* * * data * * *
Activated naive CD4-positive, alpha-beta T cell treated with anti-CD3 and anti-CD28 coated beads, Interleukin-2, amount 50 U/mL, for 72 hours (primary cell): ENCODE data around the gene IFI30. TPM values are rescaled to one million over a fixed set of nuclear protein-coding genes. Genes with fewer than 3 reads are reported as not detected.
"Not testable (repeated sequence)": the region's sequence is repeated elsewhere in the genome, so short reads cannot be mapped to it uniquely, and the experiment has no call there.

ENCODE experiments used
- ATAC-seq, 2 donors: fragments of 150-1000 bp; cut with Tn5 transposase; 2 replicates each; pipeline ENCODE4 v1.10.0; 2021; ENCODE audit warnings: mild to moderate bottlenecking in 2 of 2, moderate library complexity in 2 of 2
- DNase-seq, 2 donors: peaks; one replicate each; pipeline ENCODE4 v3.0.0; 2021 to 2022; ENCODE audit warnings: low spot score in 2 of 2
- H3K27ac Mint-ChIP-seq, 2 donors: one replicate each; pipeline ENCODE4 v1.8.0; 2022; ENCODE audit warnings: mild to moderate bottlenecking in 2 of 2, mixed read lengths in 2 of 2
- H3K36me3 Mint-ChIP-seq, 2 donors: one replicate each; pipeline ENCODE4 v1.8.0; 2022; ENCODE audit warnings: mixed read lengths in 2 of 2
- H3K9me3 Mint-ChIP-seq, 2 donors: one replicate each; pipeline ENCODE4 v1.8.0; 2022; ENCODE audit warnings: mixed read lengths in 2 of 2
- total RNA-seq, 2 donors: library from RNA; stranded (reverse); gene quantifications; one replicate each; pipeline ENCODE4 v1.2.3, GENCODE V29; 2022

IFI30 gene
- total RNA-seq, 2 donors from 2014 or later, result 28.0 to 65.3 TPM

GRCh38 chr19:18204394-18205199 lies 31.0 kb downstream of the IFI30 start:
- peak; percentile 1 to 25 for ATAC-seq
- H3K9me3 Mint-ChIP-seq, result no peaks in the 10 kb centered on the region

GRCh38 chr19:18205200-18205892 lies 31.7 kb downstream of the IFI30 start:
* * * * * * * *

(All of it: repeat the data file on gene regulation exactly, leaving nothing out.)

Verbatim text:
Activated naive CD4-positive, alpha-beta T cell treated with anti-CD3 and anti-CD28 coated beads, Interleukin-2, amount 50 U/mL, for 72 hours (primary cell): ENCODE data around the gene IFI30. TPM values are rescaled to one million over a fixed set of nuclear protein-coding genes. Genes with fewer than 3 reads are reported as not detected.
"Not testable (repeated sequence)": the region's sequence is repeated elsewhere in the genome, so short reads cannot be mapped to it uniquely, and the experiment has no call there.

ENCODE experiments used
- ATAC-seq, 2 donors: fragments of 150-1000 bp; cut with Tn5 transposase; 2 replicates each; pipeline ENCODE4 v1.10.0; 2021; ENCODE audit warnings: mild to moderate bottlenecking in 2 of 2, moderate library complexity in 2 of 2
- DNase-seq, 2 donors: peaks; one replicate each; pipeline ENCODE4 v3.0.0; 2021 to 2022; ENCODE audit warnings: low spot score in 2 of 2
- H3K27ac Mint-ChIP-seq, 2 donors: one replicate each; pipeline ENCODE4 v1.8.0; 2022; ENCODE audit warnings: mild to moderate bottlenecking in 2 of 2, mixed read lengths in 2 of 2
- H3K36me3 Mint-ChIP-seq, 2 donors: one replicate each; pipeline ENCODE4 v1.8.0; 2022; ENCODE audit warnings: mixed read lengths in 2 of 2
- H3K9me3 Mint-ChIP-seq, 2 donors: one replicate each; pipeline ENCODE4 v1.8.0; 2022; ENCODE audit warnings: mixed read lengths in 2 of 2
- total RNA-seq, 2 donors: library from RNA; stranded (reverse); gene quantifications; one replicate each; pipeline ENCODE4 v1.2.3, GENCODE V29; 2022

IFI30 gene
- total RNA-seq, 2 donors from 2014 or later, result 28.0 to 65.3 TPM

GRCh38 chr19:18204394-18205199 lies 31.0 kb downstream of the IFI30 start:
- peak; percentile 1 to 25 for ATAC-seq
- H3K9me3 Mint-ChIP-seq, result no peaks in the 10 kb centered on the region

GRCh38 chr19:18205200-18205892 lies 31.7 kb downstream of the IFI30 start: